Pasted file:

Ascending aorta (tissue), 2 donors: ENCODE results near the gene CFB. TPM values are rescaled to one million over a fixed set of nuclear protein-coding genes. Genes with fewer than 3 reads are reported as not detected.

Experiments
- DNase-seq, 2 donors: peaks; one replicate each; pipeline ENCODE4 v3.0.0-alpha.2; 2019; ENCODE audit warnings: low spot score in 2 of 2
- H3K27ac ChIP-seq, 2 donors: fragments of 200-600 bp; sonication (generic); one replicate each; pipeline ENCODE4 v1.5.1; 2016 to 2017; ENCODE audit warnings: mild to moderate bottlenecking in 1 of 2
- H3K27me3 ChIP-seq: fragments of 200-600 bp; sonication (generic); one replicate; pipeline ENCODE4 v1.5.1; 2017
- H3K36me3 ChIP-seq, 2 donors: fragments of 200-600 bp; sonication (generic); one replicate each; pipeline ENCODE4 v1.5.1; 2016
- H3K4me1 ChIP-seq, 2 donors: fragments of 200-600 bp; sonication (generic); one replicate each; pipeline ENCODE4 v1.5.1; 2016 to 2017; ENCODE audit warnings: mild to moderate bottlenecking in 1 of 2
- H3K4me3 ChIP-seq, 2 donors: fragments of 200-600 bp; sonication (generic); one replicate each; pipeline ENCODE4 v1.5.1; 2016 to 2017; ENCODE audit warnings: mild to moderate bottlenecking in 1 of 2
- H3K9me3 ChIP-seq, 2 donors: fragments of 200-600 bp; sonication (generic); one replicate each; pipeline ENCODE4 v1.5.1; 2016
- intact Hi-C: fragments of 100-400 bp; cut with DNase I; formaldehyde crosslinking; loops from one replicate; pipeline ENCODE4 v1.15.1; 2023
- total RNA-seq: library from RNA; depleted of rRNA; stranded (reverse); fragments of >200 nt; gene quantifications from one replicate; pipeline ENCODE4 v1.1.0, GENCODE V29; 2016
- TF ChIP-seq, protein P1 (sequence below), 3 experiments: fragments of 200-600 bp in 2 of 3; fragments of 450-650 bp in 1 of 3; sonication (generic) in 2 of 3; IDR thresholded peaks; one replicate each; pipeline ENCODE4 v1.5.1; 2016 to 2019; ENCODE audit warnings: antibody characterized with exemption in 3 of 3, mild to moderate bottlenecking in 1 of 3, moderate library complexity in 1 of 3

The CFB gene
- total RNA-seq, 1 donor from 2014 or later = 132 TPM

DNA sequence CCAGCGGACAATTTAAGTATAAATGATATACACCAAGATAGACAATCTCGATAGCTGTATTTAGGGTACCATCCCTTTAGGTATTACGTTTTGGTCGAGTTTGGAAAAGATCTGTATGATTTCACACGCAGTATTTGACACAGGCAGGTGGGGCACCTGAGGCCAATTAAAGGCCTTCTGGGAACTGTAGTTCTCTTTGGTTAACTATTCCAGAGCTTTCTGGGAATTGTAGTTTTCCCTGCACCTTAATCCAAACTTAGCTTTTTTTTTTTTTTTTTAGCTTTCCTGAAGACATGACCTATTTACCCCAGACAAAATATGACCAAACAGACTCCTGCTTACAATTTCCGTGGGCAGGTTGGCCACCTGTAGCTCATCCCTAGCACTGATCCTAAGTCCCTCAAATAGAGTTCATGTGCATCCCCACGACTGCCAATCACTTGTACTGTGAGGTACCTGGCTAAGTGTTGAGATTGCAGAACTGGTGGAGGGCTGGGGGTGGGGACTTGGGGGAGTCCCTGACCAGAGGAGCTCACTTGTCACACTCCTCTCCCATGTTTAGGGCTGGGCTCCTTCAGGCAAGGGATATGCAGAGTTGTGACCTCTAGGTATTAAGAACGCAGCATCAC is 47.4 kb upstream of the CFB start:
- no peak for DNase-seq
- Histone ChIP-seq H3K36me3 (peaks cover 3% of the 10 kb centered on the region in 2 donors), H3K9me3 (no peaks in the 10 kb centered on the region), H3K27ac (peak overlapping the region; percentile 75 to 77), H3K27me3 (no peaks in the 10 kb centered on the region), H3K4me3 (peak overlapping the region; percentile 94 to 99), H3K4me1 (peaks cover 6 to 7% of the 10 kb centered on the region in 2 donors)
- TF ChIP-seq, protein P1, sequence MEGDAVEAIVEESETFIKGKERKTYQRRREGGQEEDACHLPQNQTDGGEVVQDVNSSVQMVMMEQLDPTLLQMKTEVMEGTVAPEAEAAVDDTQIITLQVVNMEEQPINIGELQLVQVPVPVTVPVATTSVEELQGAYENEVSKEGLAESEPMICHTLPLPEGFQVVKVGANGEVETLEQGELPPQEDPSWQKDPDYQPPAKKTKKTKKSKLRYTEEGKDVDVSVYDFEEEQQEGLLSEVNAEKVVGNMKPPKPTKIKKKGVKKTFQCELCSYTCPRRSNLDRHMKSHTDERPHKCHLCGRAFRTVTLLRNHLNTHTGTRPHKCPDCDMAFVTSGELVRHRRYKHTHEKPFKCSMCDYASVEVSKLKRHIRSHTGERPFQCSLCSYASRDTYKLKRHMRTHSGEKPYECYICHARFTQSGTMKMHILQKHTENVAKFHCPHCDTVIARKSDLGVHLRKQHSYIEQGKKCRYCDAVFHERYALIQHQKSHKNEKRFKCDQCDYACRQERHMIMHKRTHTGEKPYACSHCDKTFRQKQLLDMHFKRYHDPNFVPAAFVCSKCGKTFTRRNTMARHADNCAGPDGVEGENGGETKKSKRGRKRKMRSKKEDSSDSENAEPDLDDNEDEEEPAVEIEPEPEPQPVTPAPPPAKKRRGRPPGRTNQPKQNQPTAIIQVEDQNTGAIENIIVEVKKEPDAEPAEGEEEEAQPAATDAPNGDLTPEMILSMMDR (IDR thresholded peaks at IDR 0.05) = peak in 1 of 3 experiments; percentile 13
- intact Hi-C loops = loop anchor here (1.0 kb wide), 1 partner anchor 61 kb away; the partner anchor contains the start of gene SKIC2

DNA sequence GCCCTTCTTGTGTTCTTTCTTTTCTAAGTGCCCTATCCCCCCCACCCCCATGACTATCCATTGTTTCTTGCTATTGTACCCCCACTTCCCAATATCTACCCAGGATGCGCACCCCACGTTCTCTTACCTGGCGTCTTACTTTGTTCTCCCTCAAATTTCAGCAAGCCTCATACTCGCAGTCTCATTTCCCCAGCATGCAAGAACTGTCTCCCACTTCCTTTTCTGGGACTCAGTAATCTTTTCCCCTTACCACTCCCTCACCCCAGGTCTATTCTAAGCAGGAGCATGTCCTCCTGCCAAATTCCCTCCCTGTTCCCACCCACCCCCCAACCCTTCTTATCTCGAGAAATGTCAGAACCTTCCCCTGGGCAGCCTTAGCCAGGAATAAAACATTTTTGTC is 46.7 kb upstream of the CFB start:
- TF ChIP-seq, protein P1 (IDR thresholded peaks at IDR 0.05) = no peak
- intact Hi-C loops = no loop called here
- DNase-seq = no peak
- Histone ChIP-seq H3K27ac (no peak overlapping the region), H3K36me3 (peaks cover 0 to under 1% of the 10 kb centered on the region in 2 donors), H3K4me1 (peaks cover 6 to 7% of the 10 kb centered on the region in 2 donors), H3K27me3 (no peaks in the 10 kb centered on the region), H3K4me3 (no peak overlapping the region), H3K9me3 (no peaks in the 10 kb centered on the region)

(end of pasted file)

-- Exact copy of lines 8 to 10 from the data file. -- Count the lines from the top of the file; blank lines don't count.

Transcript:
- H3K4me3 ChIP-seq, 2 donors: fragments of 200-600 bp; sonication (generic); one replicate each; pipeline ENCODE4 v1.5.1; 2016 to 2017; ENCODE audit warnings: mild to moderate bottlenecking in 1 of 2
- H3K9me3 ChIP-seq, 2 donors: fragments of 200-600 bp; sonication (generic); one replicate each; pipeline ENCODE4 v1.5.1; 2016
- intact Hi-C: fragments of 100-400 bp; cut with DNase I; formaldehyde crosslinking; loops from one replicate; pipeline ENCODE4 v1.15.1; 2023